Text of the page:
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12 MONKEYS

Like so many other films directed by Terry Gilliam, 12 MONKEYS ($30) is permeated with a certain bizarre brilliance that makes the film completely captivating and unforgettable. Working as a hired gun on a screenplay by David and Janet Peoples, Gilliam imprints his visual signature on the dystopian nightmare and time travel story at the heart of 12 MONKEYS. In the year 2035, the surface of the Earth is devoid of human life, as a virus has killed billions and left the surviving population living underground in contained virus free environments. Convicted criminal James Cole (Bruce Willis) finds himself "volunteered" for various hazardous duties, which include gathering animal and insect specimens on the surface. With the promise of an early prison release up fro grabs, the scientists trying to cure the virus offer Cole a chance for freedom, if he is willing to undertake an even more hazardous duty.

To win his freedom, all Cole has to do is time travel into the past and gather intelligence on the deadly virus, as well as the Army of the Twelve Monkeys, the terrorist organization that released the contagion. Unfortunately, time travel technology is far from perfected, with Cole landing in 1990, instead of the target year of 1996. Of course, Cole’s antisocial behavior results in his arrest, and to add insult to injury, his tale of time travel gets him confined to a mental institution. While in the institution, Cole encounters a sympathetic doctor named Kathryn Railly (Madeleine Stowe), as well as fellow mental patient Jeffrey Goines (Brad Pitt). Eventually, Cole manages to gets a message back to the future, and he is brought home for a debriefing. Upon relaying his intel, Cole is this time sent to the correct target year of 1996 to complete his mission. In addition to being a total mind trip, 12 MONKEYS features outstanding performances from its three stars, with Brad Pitt earning an Oscar nomination for his deranged supporting work. The cast of 12 MONKEYS also features Christopher Plummer, David Morse, Frank Gorshin and Christopher Meloni.

Universal Studios Home Entertainment has made 12 MONKEYS available on Blu-ray Disc in a 1.85:1 aspect ratio presentation that has been encoded onto the disc with the VC-1 codec. Kudos have to go to Universal for keeping the 1080p presentation of 12 MONKEYS looking the way it should- warts and all. 12 MONKEYS is not a pretty looking movie on Blu-ray, but it was never intended to be one anyway, so we are fortunate that there hasn’t been any digital tinkering to smooth over the less attractive aspects of the film’s intended look. The best way to describe the visual quality of 12 MONKEYS is to say that it is intentionally uneven. Sharpness and image detail are never exemplary, as the cinematography employs more than a bit of diffusion. Colors are usually subdued, not to mention appearing downright unflattering much of the time, as if the movie’s primary light source were fluorescent. Exteriors have a drab wintry look as well. The black level never goes as deep as it should, whites can be a bit overblown and the entire enterprise smacks of the film’s contrast being tinkered with to produce a disconcerting artistic effect. Grain is present in varying amounts, which gives 12 MONKEYS a truly film-like quality. The elements from which 12 MONKEYS has been transferred do display some modest blemishes, and this would be the video presentation only true technical failing.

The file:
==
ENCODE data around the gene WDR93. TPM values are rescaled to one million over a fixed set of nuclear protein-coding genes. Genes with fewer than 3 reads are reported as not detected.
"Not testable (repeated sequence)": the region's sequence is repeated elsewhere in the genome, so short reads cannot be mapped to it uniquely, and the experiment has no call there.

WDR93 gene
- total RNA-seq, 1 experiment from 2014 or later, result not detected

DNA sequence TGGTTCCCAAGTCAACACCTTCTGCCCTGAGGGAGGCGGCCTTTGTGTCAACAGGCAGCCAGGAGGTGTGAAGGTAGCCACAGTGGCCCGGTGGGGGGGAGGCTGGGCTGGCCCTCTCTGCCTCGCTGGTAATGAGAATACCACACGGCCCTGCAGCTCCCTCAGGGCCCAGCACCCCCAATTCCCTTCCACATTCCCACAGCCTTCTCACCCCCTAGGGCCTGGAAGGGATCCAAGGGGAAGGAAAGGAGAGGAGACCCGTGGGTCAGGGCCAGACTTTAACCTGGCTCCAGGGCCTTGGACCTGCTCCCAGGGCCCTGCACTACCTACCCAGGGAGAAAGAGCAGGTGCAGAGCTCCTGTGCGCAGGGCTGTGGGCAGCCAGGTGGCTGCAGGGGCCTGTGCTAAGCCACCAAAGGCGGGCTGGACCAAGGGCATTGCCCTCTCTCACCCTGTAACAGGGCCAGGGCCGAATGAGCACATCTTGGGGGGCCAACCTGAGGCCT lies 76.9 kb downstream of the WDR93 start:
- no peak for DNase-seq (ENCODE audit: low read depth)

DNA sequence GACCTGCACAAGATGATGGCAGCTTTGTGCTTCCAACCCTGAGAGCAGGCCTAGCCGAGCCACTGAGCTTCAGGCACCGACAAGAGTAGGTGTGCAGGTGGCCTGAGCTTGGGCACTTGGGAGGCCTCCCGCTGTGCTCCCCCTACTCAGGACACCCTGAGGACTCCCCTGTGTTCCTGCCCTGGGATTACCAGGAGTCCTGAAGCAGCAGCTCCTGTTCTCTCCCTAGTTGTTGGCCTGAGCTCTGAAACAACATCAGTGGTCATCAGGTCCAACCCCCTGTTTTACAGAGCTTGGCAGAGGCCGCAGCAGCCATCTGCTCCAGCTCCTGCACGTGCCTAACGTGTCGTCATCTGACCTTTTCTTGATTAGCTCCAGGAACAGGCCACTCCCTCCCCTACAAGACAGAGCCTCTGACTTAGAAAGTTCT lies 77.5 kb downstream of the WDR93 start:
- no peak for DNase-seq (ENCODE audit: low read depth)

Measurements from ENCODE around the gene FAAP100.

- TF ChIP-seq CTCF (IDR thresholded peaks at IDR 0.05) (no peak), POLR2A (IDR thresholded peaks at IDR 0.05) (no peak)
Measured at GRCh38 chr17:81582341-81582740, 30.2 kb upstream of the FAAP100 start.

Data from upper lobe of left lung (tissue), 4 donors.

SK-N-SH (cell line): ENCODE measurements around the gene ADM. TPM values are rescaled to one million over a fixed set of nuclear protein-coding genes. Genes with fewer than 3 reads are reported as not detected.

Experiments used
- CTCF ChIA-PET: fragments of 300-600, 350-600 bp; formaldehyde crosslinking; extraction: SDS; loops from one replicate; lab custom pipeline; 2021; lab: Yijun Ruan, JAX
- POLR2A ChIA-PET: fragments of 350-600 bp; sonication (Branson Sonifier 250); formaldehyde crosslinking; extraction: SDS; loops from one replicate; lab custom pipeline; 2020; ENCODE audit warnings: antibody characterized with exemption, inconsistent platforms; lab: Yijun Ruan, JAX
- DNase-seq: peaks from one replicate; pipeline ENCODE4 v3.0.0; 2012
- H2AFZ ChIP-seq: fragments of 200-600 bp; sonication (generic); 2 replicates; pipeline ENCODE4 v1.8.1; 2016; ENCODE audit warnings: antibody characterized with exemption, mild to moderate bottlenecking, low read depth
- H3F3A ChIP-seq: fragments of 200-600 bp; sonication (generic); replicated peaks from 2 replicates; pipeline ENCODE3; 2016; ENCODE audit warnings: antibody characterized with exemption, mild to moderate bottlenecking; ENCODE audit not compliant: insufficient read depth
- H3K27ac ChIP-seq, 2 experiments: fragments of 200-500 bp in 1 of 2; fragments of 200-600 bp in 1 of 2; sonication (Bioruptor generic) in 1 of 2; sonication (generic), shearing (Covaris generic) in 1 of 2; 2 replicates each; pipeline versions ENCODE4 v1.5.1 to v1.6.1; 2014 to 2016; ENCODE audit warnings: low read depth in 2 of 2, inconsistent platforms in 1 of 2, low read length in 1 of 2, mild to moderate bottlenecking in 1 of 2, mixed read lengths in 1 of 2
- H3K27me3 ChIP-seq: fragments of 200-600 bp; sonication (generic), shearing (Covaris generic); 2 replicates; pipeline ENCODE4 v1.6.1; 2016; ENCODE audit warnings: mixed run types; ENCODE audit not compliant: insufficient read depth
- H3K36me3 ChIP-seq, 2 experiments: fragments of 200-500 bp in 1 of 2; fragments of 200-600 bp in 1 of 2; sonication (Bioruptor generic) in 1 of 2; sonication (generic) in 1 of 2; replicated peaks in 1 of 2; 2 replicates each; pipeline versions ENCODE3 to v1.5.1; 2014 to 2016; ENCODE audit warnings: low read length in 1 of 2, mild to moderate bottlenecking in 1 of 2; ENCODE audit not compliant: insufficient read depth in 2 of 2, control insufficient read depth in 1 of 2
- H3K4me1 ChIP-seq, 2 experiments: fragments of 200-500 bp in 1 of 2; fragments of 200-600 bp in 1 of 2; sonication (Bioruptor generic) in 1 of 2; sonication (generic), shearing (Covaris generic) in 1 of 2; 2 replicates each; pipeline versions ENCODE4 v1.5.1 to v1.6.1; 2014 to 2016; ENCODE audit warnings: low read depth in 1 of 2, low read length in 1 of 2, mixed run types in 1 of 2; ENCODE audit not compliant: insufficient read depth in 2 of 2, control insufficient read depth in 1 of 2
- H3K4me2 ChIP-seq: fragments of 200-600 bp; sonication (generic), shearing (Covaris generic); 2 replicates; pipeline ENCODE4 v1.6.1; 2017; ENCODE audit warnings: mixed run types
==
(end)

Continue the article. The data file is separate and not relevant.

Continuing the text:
12 MONKEYS is presented on Blu-ray Disc with a 5.1 channel DTS-HD Master Audio soundtrack. Sound quality is quite strong on the Blu-ray, because the film’s sound design is far more conventional than its cinematography. A number of sequences have been aggressively mixed, with good use of the outlying channels for sound effects placement. Additionally, pans between channels are handled smoothly and the track is also quite good at conveying the film’s sonic environments. Fidelity is strong, with the film’s jarring music and sound effects coming across cleanly. The bass channel provides terrific reinforcement, as well as a nice kick. Dialogue reproduction is usually clear and easy to understand. French, Spanish and Italian DTS 5.1 channel tracks are also encoded onto the disc, as are English, French, Spanish, Italian, Korean, Swedish, Danish, Finnish, Dutch, Norwegian, Portuguese and Mandarin subtitles.

Full motion video, animation and sound serve to enhance the disc's interactive menus. Through the menus, one has access to standard scene selection and set up features, as well as some very cool supplements. Starting things off is a running Audio Commentary with director Terry Gilliam. Next up is The Hamster Factor And Other Tales Of 12 Monkeys, the nearly ninety minute documentary covers the production in extensive detail and is a must see for fans. A fairly extensive Still Gallery closes out the standard supplements. 12 MONKEYS is also BD-Live enabled (requires a Profile 2.0 player).

12 MONKEYS is a movie that gets into your head and proves itself another bizarrely brilliant piece of filmmaking from director Terry Gilliam, which is highlighted by terrific performances from its three leads. While not pretty, the Blu-ray is an accurate reflection of the film’s intended look and is praiseworthy. Highly recommended.

 

12 MONKEYS 


12 Monkeys [Blu-ray] (1995)

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DVD & Blu-rayDisc reviews are Copyright © 2009 THE CINEMA LASER and may not be copied or reprinted without the written consent of the publisher.
THE CINEMA LASER is written, edited and published by Derek M. Germano.


 

 

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